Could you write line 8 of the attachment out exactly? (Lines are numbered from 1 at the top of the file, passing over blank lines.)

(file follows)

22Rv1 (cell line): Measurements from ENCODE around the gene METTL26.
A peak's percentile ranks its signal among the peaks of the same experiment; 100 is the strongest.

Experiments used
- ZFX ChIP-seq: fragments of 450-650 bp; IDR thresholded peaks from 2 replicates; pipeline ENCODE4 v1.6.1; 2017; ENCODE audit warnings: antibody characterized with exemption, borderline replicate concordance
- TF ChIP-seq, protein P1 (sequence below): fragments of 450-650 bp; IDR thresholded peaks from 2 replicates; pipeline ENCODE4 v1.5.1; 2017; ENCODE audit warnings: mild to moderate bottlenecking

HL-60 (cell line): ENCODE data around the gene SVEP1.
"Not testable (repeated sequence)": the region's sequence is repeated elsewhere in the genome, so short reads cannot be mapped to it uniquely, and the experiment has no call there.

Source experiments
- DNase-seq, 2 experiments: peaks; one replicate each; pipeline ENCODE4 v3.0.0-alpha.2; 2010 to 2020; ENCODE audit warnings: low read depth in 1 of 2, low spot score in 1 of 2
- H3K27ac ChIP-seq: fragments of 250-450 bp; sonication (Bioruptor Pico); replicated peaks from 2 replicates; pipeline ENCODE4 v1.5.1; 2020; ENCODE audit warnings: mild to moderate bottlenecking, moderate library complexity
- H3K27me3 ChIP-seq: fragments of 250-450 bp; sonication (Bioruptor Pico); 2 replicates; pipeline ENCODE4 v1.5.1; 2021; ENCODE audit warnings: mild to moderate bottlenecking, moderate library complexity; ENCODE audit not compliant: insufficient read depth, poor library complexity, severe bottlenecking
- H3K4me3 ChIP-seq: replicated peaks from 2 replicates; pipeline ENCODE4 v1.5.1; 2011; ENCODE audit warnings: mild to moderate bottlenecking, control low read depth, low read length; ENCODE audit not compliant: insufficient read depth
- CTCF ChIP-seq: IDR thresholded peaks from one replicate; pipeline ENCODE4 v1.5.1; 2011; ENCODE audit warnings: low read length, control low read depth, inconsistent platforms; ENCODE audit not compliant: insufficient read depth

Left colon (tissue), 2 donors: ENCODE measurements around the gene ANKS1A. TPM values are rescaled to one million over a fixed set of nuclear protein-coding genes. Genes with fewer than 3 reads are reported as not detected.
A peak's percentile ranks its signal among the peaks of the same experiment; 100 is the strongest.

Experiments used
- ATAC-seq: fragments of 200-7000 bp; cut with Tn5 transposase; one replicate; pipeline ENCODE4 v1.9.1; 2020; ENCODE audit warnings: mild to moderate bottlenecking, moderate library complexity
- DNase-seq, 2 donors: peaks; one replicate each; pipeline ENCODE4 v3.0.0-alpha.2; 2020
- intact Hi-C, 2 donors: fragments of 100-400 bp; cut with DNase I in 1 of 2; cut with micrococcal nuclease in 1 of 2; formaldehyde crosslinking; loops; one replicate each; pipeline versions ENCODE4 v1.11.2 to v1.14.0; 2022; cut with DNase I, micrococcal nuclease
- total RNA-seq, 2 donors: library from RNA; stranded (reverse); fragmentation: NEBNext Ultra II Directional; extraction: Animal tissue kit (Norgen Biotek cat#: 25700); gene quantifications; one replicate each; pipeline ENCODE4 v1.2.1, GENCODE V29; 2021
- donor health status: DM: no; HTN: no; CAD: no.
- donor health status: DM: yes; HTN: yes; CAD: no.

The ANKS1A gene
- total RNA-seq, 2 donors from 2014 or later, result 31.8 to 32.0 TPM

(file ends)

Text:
Source experiments